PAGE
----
“Our main interest was getting feedback from that demographic of folks, and does it work?” asks MacArthur. “Does it expand our mobility options for folks? We’d like to encourage people to do more active transportation. Does the electric bike help these transportation goals? This is really exploratory testing.”
A local company, Conscious Commuter, will be donating the bike and using the study for market research.
Does MacArthur have predictions? Not yet, but he’s seeing more being used around town each day.
“I think there is a huge opportunity in the market,” he says.
While many thought that the e-bikes would be appealing to those who are already cycling, there has been a surprising advent of several niche markets. E-bikes come in so many varieties, from fat bike to folding bike, and the folding variety has proven very popular with boaters and small plane owners. It’s a great mode of transportation for those who have limited space.
Imagine this: you pull your boat up to a small marina but want to head into the bigger town nearby for supplies. Unfold your e-bike and zip away. Or if you’ve landed your small plane on a remote island airfield and you’d like to spend the day touring the quaint towns or scenery that’s farther than walking distance. An e-bike opens up possibilities for many travelers.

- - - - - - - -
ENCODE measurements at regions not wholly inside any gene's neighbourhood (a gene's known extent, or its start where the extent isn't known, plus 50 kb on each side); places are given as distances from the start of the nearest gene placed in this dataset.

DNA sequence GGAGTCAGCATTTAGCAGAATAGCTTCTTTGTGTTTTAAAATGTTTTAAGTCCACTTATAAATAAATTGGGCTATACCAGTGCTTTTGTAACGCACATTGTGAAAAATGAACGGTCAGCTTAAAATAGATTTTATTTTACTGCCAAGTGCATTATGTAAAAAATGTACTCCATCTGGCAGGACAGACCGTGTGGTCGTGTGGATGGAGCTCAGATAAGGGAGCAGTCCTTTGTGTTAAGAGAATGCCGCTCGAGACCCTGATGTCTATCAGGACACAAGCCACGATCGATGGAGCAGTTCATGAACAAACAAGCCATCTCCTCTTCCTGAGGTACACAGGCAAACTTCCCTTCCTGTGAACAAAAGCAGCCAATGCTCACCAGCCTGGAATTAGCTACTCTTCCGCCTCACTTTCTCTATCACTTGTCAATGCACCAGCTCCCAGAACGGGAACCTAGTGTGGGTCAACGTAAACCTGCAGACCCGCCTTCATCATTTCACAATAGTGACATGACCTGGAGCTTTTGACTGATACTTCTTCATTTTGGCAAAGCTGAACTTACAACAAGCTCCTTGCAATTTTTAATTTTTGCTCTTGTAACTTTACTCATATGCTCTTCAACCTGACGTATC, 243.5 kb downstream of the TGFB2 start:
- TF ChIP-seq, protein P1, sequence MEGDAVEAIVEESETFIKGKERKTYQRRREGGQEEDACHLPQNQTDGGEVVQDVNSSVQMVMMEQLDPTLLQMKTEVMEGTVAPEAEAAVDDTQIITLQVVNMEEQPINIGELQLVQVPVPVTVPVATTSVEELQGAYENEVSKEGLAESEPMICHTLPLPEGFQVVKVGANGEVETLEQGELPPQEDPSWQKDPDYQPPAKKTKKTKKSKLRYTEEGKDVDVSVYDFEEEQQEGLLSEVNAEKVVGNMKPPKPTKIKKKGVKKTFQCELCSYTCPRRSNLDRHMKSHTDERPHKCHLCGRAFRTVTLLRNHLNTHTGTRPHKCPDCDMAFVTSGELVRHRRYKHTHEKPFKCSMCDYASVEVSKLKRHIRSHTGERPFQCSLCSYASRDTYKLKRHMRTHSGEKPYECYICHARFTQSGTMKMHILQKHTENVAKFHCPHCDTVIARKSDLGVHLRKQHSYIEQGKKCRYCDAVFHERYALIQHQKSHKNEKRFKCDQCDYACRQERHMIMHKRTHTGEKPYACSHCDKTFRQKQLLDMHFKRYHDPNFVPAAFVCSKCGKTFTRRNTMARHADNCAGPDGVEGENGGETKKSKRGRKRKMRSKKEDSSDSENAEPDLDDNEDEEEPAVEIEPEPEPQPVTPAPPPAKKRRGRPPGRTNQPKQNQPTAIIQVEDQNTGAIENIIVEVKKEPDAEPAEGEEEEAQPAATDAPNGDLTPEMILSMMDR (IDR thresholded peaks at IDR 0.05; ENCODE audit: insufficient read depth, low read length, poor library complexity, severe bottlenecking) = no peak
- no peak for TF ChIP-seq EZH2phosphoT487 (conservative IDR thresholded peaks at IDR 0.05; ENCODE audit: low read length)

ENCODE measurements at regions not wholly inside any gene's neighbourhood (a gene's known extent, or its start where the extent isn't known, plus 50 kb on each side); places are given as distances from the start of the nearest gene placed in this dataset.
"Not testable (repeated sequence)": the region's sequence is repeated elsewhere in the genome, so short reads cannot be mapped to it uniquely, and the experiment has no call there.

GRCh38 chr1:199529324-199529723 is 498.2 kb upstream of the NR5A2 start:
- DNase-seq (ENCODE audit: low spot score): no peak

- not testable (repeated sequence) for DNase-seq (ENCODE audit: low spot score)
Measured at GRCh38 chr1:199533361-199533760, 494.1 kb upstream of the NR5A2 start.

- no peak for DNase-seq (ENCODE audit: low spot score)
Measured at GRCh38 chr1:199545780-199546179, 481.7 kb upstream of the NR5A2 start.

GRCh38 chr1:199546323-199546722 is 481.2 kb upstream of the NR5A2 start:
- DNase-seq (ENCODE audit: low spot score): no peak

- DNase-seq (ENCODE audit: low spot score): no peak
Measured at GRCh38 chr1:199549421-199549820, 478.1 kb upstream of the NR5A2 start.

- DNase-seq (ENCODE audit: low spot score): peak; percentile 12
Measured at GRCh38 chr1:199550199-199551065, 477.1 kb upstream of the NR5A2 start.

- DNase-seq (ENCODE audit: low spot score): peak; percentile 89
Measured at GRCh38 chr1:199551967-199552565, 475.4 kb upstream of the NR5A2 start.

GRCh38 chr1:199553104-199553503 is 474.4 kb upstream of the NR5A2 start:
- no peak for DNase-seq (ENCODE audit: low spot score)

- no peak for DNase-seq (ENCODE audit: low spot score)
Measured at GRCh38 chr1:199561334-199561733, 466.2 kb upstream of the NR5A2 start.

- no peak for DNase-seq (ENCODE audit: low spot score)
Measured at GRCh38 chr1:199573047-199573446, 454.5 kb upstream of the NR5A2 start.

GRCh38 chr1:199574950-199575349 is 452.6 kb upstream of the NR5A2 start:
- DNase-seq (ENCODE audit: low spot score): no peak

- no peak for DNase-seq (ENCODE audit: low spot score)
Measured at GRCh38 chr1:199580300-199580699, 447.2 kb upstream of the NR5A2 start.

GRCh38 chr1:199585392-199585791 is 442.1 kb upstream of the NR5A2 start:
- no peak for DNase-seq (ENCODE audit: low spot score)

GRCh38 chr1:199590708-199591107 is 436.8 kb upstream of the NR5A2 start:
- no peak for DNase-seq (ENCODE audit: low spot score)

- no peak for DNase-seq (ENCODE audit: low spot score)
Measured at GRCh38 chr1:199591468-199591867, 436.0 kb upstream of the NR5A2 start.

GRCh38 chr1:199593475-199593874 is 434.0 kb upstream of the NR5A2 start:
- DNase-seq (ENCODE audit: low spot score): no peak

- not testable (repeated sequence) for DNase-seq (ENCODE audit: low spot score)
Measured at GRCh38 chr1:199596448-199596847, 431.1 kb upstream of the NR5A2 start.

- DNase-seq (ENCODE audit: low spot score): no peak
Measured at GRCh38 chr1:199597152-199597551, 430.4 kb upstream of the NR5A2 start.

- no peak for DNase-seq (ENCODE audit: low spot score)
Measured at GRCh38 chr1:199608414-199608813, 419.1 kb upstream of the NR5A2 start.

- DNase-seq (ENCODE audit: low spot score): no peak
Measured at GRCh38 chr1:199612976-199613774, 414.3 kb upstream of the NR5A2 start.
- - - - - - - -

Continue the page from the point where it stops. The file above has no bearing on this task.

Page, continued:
The wave of the future?
Only time will tell if e-bikes have finally reached the tipping point here in the Northwest. There are still purists who feel they are not real bikes if they are not being powered by 100 percent pedal action. However, still others feel that anything that gets more people pedaling, is a good thing. There are no points awarded for driving your car up one of Seattle’s steep hills; pedaling at all is a step in the right direction for your health and for the environment.
Regardless of your predisposition, e-bikes are worth another look. They aren’t going away, and you might be the next rider zipping by other riders without even breaking a sweat.
Hilary Meyerson is the editor of NW Cyclist and Outdoors NW and could use some help on the hills.
Seattle Bike Expo Loves Mikaela and our Fat E-Bike
With our feature in the NWCyclist magazine and our presence at the Seattle Expo that occurred recently, we are definitely getting the buzz spreading out about Seattle E-Bike!
Sales Manager Mikaela Bird had a great time showing off our Electric Fat Bike at the Seattle Bike Expo last week. We were definitely the only shop to show a Fat Tire Bike in the whole show, never mind an electric version. You’ve got to come give them a twirl—the wide tires make for an unbelievably smooth ride over all kinds of surfaces from city streets to snowy mountains to sandy beaches.
Let us Hear from You!
As always, we love to hear from you! Please send us your pictures, ideas, comments, and stories. Stop in any time!
Happy (Safe) Riding,